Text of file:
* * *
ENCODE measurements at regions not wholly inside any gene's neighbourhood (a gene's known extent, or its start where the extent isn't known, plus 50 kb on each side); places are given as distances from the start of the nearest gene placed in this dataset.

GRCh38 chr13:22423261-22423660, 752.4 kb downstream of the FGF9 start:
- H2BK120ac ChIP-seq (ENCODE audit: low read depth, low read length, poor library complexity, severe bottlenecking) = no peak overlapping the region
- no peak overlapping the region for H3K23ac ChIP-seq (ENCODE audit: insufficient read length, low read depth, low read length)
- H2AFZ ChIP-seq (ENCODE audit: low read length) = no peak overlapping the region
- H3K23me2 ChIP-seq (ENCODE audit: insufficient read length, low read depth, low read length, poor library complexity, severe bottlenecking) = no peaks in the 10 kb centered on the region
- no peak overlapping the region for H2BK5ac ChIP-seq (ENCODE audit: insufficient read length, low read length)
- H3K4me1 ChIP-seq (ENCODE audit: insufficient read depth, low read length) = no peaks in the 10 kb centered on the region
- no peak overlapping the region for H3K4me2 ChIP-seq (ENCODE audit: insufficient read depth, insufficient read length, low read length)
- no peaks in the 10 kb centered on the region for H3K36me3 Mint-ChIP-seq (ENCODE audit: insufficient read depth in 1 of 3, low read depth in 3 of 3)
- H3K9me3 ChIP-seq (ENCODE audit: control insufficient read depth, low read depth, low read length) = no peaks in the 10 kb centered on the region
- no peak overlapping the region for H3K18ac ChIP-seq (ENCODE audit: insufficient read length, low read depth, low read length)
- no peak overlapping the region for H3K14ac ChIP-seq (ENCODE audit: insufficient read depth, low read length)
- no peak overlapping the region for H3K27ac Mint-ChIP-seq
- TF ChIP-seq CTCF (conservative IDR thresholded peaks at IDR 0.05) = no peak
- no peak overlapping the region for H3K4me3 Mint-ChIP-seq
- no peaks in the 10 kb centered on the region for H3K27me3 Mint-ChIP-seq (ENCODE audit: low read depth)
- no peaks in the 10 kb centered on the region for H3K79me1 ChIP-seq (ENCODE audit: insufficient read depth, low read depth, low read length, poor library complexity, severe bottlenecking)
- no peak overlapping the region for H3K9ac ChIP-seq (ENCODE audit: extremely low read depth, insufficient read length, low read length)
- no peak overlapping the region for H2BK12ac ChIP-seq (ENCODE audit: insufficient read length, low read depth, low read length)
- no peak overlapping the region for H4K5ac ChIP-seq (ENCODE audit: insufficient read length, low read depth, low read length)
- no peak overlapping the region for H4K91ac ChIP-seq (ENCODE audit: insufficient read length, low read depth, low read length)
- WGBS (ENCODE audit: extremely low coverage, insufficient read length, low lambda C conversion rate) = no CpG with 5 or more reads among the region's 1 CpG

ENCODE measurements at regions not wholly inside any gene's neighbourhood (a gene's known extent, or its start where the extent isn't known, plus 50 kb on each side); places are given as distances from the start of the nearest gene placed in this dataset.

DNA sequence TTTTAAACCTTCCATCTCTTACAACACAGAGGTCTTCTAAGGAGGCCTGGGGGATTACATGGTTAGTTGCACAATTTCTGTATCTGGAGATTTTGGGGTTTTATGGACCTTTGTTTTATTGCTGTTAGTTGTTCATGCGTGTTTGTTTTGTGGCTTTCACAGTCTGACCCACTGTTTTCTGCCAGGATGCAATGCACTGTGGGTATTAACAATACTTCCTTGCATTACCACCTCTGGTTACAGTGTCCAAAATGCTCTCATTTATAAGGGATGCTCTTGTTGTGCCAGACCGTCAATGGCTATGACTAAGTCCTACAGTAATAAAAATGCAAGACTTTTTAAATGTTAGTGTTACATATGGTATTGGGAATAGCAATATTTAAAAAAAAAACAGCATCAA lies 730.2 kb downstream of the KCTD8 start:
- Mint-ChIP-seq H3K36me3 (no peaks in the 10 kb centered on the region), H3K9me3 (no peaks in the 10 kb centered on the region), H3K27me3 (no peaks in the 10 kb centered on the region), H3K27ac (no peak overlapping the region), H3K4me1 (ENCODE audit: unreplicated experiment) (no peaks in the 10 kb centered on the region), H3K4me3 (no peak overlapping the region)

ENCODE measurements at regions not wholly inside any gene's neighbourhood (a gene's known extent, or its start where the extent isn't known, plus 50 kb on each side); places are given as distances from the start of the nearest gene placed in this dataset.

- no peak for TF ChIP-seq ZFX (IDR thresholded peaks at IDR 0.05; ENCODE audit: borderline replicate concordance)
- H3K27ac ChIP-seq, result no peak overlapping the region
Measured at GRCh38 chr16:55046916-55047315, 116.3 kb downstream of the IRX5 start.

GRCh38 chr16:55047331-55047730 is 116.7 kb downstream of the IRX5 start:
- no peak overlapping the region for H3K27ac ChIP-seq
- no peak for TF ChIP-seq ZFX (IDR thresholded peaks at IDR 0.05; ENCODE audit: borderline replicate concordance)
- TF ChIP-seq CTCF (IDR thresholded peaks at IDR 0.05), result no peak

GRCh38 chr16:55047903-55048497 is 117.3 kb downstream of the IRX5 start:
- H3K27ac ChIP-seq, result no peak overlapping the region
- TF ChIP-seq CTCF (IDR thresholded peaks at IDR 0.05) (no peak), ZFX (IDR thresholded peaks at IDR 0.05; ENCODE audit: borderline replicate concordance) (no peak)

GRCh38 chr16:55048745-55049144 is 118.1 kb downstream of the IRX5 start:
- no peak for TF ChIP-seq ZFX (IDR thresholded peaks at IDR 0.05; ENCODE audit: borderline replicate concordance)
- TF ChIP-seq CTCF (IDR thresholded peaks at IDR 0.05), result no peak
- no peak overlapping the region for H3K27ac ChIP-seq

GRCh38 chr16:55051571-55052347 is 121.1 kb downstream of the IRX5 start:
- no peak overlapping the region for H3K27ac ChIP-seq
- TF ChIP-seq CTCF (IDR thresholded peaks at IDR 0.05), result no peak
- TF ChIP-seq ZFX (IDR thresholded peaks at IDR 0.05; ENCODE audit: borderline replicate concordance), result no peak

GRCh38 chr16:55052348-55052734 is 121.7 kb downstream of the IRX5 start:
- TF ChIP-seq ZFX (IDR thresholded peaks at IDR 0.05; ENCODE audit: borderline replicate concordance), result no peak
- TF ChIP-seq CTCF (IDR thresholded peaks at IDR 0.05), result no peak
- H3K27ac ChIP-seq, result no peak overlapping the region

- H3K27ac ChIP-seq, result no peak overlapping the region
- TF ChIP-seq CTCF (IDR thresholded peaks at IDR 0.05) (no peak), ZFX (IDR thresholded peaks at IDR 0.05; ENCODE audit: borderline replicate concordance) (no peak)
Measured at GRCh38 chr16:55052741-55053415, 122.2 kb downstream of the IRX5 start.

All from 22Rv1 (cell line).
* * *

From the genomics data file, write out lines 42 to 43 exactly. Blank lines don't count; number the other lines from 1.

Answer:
GRCh38 chr16:55051571-55052347 is 121.1 kb downstream of the IRX5 start:
- no peak overlapping the region for H3K27ac ChIP-seq